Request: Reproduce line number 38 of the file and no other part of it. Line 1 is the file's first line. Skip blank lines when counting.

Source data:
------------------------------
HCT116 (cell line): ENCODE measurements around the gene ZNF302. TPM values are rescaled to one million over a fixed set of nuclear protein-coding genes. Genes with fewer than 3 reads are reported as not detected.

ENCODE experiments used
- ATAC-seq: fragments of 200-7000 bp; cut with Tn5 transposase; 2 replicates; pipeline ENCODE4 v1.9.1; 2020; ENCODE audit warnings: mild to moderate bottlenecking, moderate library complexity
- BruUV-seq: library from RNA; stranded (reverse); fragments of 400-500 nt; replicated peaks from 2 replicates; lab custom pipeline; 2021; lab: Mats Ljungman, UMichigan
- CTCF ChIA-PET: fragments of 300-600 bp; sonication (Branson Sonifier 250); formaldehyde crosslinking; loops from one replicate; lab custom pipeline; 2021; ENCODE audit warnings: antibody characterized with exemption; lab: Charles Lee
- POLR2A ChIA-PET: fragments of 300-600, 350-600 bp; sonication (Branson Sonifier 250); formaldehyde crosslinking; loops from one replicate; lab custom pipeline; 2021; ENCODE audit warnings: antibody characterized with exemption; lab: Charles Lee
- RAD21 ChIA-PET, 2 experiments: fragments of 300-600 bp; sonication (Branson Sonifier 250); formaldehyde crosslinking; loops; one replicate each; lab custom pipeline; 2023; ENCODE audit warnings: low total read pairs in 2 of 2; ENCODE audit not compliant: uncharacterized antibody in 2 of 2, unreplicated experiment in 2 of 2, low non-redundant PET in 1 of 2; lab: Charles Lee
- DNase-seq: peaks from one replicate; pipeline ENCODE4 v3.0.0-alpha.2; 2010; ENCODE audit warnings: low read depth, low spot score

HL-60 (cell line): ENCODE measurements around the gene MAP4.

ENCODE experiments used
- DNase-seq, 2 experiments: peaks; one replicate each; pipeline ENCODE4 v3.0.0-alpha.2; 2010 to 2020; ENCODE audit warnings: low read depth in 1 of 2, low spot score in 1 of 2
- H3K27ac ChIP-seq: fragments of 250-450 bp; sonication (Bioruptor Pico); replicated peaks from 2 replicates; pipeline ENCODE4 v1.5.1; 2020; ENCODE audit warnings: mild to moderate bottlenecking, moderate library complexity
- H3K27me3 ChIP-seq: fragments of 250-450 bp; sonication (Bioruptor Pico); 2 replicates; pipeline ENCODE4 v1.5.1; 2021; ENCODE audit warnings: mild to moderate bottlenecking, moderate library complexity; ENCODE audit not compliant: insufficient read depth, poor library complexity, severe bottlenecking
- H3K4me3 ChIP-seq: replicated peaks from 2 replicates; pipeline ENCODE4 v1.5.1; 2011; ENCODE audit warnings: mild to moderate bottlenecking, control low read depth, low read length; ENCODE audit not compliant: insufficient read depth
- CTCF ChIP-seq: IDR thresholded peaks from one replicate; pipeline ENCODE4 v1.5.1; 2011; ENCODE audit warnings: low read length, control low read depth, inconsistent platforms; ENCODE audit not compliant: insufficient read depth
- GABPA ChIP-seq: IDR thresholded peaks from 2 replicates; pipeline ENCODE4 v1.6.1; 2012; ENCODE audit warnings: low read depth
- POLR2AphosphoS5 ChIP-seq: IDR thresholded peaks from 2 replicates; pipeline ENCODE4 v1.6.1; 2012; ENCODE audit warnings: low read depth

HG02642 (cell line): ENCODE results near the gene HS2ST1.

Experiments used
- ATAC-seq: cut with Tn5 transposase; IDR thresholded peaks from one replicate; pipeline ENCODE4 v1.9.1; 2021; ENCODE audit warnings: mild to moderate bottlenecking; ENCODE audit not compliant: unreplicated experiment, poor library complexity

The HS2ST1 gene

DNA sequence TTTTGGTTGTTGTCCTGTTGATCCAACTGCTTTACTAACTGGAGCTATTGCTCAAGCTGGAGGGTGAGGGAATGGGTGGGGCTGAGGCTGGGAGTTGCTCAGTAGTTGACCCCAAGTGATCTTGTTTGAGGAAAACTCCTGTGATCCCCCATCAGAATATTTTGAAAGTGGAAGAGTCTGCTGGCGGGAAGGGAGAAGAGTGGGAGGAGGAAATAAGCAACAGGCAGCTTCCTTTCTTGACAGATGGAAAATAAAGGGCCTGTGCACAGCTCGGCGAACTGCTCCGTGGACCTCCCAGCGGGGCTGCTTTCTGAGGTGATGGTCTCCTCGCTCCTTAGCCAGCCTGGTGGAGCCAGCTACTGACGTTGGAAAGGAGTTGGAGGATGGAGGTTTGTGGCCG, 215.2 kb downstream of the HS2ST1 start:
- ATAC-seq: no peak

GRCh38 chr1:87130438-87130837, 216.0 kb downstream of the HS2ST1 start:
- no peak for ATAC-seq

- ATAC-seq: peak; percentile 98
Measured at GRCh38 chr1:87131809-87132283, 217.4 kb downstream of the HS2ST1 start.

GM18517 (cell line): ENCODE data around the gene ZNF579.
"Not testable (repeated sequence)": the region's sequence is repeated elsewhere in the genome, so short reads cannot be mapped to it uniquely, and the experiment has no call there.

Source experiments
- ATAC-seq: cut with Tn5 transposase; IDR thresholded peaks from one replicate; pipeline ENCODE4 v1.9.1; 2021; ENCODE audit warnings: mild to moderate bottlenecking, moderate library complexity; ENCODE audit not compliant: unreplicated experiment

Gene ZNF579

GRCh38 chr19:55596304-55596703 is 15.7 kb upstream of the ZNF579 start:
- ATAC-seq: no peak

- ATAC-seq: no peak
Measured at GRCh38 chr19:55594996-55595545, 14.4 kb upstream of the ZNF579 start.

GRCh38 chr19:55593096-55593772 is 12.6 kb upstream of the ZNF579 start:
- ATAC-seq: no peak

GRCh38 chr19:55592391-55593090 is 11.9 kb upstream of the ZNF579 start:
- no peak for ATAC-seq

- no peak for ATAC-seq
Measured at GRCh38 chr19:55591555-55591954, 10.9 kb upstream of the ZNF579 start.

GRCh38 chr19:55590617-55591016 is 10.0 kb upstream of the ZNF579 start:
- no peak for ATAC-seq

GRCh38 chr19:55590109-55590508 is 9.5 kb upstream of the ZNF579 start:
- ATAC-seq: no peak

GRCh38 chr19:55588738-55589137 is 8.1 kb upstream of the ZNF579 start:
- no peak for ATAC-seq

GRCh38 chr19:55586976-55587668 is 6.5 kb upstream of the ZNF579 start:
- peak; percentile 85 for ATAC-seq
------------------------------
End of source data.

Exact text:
- ATAC-seq: no peak